Where difficulties are suspected, a child needs to be assessed quickly without obstacles on request from parents, teachers or other professionals who may have concerns about a child. Early intervention is most important if these children are to avail of and succeed in mainstream education. The previously recommended general assessment of all children - I am referring to NEPS - within the school system during infant classes would greatly assist in identifying children who are challenged as well as saving time, money and resources at a later stage. Related to this point, there are grave shortages of available personnel in specific key professions. Educational and clinical psychologists and occupational, physio, speech and language therapists are key to this as are resource teachers and classroom assistants. Presumably, this applies to many organisations as well as our own.
Access to places at third level and practical training opportunities must be reviewed. The aspirations of the Bill will not be fulfilled without addressing these issues. It is a key aim of ours that specific modules on dyspraxia DCD should be included immediately in all teacher training programmes. A point which was not included in our written submission and which is difficult to raise is the anomalous position of children with specific learning difficulties who attend private schools. This must be addressed. In Ireland there is the unique situation where for some, and admittedly it is for some, a relatively affordable private school system operates alongside the State system, particularly at second level and parents of children with special needs in private schools find it doubly difficult to find the supports they need.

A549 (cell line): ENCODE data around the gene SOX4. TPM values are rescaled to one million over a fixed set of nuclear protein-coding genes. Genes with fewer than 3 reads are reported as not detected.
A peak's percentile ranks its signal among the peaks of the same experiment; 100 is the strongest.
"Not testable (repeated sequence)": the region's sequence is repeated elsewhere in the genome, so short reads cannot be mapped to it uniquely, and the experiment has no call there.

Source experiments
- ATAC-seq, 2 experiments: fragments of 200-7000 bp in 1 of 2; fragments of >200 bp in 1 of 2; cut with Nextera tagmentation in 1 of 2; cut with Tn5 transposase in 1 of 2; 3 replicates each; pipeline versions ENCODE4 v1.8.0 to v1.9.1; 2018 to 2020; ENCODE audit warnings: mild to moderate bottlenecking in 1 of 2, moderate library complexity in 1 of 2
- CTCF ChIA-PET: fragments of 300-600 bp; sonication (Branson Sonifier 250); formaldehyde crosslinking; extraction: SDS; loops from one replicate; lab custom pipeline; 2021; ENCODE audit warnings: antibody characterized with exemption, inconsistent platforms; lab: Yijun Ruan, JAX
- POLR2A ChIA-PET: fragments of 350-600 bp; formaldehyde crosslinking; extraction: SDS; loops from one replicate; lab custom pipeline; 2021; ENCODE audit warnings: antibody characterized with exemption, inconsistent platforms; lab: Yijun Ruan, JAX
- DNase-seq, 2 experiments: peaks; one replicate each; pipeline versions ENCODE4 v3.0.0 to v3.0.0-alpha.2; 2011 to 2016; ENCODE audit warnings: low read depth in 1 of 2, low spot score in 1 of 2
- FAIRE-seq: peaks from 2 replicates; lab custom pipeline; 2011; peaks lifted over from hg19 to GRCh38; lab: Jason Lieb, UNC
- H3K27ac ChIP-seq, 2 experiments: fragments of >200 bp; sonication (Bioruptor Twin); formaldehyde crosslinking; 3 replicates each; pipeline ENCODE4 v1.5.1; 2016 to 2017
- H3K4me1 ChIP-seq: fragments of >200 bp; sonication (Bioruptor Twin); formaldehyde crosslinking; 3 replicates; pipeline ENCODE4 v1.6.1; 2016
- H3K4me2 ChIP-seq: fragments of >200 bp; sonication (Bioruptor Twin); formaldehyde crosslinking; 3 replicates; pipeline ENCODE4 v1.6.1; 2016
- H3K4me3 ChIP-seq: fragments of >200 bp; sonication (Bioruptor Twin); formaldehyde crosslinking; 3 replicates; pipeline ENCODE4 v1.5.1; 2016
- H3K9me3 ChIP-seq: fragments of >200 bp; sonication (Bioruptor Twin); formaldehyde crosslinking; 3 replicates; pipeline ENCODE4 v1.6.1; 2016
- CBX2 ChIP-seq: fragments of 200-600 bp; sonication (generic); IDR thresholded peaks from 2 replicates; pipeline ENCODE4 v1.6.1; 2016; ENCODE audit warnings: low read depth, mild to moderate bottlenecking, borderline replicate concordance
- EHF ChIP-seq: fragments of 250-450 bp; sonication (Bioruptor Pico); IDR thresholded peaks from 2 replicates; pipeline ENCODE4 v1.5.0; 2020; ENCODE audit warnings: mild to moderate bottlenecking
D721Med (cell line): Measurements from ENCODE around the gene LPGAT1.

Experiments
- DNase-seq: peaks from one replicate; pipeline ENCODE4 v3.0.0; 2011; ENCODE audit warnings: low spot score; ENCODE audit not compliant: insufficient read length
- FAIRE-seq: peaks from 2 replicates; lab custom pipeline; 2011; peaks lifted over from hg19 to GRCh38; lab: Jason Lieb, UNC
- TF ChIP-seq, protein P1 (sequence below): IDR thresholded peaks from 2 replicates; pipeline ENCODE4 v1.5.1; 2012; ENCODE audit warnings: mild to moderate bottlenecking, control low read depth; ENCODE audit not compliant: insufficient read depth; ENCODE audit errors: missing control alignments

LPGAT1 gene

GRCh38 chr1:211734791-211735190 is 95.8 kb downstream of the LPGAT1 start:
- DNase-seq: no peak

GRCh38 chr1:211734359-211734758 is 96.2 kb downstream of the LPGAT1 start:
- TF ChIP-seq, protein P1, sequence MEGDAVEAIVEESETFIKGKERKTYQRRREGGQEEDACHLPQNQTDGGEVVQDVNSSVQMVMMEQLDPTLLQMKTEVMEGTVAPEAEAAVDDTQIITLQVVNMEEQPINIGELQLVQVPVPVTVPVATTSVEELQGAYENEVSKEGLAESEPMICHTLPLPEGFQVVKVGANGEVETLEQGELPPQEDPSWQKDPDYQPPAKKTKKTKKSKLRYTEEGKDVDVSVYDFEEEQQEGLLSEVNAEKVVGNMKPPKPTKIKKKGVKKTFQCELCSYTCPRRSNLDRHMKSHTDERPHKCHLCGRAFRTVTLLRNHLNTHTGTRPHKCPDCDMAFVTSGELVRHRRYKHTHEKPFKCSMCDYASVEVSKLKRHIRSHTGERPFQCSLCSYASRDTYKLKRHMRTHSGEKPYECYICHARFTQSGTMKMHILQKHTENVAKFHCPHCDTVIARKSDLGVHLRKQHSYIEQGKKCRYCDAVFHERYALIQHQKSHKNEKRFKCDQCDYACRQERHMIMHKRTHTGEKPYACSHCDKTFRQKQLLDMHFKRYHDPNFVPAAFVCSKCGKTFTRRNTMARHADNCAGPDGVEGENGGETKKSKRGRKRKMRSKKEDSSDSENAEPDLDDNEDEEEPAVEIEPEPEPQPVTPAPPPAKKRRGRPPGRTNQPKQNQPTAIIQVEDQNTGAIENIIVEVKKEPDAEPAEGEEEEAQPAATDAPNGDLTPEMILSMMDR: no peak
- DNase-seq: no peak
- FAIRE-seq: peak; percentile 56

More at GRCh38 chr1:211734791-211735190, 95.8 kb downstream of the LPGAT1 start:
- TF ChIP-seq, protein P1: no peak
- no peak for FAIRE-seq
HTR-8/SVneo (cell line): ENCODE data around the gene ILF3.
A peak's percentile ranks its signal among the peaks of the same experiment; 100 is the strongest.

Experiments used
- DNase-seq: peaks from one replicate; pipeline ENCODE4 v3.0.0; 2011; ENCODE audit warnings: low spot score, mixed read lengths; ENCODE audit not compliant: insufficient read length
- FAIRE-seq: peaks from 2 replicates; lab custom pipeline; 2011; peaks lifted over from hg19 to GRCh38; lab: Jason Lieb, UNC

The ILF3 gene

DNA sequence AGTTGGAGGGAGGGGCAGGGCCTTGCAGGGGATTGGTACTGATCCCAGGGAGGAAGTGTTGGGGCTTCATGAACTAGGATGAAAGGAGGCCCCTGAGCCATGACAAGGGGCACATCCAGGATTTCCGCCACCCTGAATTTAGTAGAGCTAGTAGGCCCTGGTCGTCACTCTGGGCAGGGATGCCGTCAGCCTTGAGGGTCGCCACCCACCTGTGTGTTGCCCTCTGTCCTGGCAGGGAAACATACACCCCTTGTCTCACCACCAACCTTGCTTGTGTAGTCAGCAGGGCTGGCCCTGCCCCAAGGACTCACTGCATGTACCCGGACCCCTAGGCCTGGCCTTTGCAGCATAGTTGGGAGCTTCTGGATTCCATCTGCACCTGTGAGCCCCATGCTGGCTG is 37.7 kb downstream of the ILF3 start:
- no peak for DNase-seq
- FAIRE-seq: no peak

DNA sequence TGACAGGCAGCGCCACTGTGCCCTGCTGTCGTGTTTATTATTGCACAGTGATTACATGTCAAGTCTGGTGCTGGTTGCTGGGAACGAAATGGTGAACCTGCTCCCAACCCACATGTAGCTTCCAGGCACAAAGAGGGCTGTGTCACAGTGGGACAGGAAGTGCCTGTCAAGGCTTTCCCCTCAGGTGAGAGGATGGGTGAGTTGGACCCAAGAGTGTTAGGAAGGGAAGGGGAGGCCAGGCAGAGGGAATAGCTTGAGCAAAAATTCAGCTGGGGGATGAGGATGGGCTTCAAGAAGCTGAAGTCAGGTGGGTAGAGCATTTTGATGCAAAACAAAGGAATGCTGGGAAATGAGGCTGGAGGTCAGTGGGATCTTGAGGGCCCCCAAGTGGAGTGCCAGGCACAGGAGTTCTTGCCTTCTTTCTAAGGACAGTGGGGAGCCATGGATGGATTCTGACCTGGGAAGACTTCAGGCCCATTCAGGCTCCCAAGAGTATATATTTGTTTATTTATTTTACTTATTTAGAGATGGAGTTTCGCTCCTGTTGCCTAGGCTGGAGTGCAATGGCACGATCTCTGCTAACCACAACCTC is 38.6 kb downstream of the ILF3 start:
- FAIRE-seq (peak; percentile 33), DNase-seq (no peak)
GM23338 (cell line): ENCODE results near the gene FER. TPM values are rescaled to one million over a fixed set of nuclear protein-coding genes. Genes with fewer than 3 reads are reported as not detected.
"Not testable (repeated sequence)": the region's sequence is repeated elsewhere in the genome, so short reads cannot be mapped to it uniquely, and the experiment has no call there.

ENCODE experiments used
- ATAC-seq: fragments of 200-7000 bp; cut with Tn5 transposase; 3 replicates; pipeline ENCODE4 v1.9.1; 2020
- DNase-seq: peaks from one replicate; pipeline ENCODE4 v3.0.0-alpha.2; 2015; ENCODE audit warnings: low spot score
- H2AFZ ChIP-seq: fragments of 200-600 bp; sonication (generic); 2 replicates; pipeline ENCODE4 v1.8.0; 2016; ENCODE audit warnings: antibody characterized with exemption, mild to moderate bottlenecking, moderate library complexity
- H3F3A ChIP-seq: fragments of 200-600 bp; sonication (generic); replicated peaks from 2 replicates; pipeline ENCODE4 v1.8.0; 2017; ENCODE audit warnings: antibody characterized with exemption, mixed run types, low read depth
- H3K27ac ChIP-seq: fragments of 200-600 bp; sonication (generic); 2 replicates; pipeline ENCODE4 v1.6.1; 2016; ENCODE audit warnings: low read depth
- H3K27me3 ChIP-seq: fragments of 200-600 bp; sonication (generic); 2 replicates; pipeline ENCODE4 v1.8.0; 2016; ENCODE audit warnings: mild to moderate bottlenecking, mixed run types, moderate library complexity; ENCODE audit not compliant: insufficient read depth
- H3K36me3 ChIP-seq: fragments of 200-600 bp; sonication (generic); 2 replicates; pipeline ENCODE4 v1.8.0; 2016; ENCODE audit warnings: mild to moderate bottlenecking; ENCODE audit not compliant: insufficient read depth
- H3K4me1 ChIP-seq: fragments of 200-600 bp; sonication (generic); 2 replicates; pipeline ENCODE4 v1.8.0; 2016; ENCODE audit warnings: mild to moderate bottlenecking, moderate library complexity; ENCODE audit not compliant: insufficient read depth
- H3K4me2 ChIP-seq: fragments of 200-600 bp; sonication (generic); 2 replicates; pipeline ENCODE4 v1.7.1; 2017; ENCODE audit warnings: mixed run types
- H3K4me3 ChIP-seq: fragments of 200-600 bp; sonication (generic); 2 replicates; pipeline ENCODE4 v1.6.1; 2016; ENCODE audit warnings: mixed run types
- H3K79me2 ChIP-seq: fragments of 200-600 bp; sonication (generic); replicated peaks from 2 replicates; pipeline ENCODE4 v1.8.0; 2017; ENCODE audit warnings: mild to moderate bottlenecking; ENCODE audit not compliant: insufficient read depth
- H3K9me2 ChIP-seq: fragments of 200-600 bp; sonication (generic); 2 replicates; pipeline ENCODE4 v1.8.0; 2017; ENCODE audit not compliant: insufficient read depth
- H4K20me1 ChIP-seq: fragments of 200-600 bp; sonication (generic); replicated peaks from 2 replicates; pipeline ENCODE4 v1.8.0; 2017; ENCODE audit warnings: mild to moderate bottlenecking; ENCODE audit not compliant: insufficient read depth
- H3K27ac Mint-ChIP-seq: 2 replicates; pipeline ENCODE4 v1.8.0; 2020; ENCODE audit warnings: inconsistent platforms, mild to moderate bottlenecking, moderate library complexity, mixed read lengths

A description of the specific difficulties in the classroom is set out in our submission, together with proposals to aid children in mainstream education. The purpose of this exercise was not to catalogue the litany of obstacles and lack of resources currently experienced by the children and parents with whom we are in contact. We wish the committee to be aware that there are many "outs" for organisations within the education and health systems and these will continue if the Bill proceeds in its present form without some of the amendments suggested by our organisational colleagues.
Typically, having received a confirmed diagnosis of dyspraxia there are few or no services available, depending on location. A couple of notable exceptions would include Enable Ireland, who run the Cosmo programme in the eastern region and will be making a submission to the committee, and the DCD unit in Cork, the only dedicated unit in the country for which a group in Cork is currently lobbying to keep open and supported on a permanent basis. They have successfully incorporated the multidisciplinary team approach aspired to in the Bill, although long waiting lists and resources are an issue with those organisations.
Many families around the country end up directing their own therapies, perhaps waiting years on a health board waiting list or paying privately for a sporadic service. These usually bright and inquiring children often do not receive the extra assistance in school because they are not considered to be in the lower percentile of need. That is the kind of language we hear on a regular basis. The more frightening question is how many more children are not diagnosed at all. We regard this legislation as a means of tackling such obstacles within the education system and giving these children and all children with disabilities or special needs the opportunities that should be their right.
I thank you for the opportunity to address the committee and we wish the members well in their work on this important legislation.